America’s largest footwear trade organization has expressed concerns that the cost of shoe imports from Vietnam could skyrocket following reports that the White House is preparing to launch an investigation into the country’s currency practices.
In a statement sent to FN on Friday, Footwear Distributors and Retailers of America (FDRA) president and CEO Matt Priest wrote that the group was “very concerned” by the Trump administration’s potential probe into Vietnam over allegations of currency manipulation. The country is the second largest supplier of shoes to the United States.
“American footwear companies and consumers are already struggling during a time of tremendous economic uncertainty from COVID-19. After the administration hit Chinese-made footwear with added tariffs, U.S. companies had to devote significant resources to shifting supply chains, which takes years of planning and investment,” Priest wrote. “Any action that targets footwear from Vietnam could have a devastating effect on U.S. companies and consumers during a time when they can least afford it.”
The actions against Vietnam would come just over a month after the Departments of Commerce and Treasury found that the country had manipulated its currency in a specific trade case that involved tires. According to a Bloomberg report, an announcement on the investigation could come as soon as this week. Washington will reportedly use Section 301 of the 1974 Trade Act — the law it used to impose tariffs on China, which ultimately launched a protracted trade war between the world’s two largest economies.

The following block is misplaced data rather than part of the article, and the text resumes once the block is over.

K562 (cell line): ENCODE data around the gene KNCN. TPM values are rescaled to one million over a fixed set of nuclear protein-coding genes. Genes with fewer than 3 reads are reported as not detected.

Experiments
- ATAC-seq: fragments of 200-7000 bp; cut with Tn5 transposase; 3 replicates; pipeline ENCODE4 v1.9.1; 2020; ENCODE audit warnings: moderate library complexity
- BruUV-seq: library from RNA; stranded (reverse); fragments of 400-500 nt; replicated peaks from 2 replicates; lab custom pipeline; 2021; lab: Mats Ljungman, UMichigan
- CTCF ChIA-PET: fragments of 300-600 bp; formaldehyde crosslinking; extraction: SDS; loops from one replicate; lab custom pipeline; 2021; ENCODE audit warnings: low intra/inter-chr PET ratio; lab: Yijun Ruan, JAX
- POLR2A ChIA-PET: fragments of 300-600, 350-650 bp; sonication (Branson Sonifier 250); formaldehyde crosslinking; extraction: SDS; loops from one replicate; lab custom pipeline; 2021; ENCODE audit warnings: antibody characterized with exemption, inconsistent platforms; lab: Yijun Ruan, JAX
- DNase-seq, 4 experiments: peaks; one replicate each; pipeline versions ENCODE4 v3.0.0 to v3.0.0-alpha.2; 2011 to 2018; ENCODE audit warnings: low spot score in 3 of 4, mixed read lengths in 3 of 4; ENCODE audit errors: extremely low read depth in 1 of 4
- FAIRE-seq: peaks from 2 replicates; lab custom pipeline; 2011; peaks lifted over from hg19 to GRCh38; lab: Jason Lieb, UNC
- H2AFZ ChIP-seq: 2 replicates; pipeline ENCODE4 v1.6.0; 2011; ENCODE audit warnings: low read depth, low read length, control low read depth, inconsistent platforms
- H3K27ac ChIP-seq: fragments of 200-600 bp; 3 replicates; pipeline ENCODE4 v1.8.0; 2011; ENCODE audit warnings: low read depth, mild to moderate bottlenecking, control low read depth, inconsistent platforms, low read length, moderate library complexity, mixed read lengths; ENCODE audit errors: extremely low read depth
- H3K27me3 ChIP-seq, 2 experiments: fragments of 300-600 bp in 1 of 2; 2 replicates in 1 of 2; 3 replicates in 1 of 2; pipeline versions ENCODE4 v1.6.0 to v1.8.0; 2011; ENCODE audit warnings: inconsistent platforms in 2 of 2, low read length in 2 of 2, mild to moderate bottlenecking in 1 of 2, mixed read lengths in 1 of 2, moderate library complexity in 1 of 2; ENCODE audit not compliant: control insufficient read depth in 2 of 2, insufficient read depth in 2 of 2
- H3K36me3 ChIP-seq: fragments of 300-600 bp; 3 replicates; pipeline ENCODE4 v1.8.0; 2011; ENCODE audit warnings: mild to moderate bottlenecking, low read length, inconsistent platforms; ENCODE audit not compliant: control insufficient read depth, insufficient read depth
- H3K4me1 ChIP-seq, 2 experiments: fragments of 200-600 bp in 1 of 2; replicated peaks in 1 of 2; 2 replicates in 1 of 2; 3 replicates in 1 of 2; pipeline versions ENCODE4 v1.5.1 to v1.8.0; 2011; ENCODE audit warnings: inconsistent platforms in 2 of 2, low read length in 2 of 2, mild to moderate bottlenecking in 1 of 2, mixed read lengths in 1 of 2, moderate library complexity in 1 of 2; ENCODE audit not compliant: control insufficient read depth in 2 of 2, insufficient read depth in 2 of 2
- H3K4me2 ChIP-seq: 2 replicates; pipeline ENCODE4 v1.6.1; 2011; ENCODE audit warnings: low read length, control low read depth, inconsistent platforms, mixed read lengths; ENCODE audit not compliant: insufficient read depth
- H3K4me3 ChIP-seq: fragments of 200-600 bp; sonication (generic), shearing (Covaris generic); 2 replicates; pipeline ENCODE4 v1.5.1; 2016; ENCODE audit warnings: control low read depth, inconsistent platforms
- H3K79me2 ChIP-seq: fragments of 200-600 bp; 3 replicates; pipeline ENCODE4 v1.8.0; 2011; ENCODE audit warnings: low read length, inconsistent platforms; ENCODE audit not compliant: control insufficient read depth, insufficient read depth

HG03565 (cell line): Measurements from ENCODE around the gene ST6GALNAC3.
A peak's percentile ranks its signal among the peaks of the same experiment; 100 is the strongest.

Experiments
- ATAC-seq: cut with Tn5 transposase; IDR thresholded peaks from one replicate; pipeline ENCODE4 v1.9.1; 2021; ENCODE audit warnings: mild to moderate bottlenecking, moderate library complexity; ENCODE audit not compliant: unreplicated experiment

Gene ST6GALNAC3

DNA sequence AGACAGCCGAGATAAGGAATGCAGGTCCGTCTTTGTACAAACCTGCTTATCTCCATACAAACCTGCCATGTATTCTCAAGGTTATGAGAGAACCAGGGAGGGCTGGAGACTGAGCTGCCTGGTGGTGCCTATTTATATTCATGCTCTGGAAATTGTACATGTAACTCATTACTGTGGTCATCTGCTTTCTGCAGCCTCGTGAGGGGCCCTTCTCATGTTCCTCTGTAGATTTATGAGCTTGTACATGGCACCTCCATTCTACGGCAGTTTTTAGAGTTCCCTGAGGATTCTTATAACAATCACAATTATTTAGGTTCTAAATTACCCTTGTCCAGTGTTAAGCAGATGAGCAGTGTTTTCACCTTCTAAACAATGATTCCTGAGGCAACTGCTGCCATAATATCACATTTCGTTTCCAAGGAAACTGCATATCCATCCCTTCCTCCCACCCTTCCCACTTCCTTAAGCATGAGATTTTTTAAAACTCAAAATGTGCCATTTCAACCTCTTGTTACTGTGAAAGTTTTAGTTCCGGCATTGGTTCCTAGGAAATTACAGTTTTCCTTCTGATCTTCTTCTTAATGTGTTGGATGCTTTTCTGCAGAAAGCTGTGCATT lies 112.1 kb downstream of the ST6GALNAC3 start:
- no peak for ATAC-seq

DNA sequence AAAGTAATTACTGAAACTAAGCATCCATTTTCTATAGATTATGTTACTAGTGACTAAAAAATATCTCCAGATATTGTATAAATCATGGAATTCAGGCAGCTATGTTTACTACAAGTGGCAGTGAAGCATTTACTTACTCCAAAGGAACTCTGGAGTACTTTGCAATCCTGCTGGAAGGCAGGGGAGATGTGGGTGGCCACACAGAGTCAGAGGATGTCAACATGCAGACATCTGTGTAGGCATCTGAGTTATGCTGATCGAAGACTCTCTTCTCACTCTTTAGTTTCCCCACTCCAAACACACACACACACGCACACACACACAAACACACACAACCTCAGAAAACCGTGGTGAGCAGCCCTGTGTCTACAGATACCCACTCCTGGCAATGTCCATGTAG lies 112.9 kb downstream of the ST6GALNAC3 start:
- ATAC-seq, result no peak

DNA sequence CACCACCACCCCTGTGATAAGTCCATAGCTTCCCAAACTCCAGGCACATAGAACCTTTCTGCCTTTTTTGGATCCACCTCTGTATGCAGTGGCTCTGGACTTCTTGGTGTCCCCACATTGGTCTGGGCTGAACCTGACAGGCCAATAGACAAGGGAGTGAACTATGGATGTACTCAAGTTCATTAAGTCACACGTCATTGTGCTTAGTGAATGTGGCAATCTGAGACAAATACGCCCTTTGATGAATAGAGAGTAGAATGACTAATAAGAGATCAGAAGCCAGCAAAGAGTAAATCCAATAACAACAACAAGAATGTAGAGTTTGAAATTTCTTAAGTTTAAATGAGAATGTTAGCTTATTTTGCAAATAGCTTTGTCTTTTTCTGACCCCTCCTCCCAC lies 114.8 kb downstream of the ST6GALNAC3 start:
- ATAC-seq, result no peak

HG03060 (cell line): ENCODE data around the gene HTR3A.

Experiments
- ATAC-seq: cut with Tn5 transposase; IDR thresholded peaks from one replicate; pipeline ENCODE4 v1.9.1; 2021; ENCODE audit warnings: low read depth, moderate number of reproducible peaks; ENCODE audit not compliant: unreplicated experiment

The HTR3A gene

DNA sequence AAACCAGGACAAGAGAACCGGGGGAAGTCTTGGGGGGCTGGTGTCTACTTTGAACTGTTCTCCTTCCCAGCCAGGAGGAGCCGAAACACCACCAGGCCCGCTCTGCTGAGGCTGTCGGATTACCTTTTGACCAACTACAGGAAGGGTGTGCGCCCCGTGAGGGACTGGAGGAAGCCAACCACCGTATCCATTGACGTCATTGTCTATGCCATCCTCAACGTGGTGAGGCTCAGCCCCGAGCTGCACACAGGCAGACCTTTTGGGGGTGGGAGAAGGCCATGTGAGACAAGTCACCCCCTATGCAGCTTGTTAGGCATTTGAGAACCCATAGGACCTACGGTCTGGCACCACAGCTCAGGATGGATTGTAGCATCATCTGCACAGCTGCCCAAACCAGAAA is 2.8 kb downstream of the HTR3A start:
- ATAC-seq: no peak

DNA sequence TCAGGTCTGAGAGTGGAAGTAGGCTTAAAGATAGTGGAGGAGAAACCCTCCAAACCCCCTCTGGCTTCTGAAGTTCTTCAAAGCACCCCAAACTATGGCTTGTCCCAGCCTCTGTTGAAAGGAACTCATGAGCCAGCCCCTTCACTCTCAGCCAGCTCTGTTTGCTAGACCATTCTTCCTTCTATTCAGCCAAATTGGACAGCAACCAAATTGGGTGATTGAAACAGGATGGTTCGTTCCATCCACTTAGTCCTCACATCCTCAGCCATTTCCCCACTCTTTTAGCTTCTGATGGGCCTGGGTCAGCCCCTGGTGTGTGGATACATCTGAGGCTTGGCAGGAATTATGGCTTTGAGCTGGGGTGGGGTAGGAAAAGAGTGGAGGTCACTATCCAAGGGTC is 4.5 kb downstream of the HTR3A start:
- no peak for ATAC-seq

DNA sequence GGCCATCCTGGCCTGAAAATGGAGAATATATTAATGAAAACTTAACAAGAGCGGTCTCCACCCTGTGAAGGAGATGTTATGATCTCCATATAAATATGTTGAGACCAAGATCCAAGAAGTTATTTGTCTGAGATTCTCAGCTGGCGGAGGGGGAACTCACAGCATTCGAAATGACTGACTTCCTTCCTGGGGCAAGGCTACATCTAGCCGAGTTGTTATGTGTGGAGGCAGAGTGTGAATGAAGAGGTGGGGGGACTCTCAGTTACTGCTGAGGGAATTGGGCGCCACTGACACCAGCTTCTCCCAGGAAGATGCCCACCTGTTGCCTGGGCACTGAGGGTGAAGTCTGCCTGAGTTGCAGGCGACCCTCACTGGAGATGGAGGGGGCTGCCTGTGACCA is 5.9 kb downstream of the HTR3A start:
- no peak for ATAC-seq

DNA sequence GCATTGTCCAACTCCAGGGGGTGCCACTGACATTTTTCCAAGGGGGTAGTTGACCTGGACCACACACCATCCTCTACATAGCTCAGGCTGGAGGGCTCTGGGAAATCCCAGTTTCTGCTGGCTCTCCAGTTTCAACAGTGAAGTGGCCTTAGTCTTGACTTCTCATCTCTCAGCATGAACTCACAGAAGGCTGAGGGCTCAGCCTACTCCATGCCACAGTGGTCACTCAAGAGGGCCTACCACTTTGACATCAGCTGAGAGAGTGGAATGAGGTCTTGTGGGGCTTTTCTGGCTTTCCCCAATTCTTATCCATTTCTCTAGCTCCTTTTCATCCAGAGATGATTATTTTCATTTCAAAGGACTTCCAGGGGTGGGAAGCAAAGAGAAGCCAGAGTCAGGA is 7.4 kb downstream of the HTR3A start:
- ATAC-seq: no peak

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As the U.S.-China dispute over tariffs escalated, many manufacturers to relocate some parts of their supply chains to neighboring countries in Southeast Asia. Vietnam has since captured some of that dominant market share and is now one of the U.S.’s top trading partners.
Last month, the Commerce Department reported that the U.S. trade deficit — or the gap between what America purchases and sells to foreign countries — surged to $63.6 billion in July. It was 18.9% higher than the June deficit of $53.5 billion and at its highest level in 12 years. During his presidential campaign in 2016, Trump pledged to lower the country’s largest trade deficits, particularly with China. However, the figures have remained persistently high.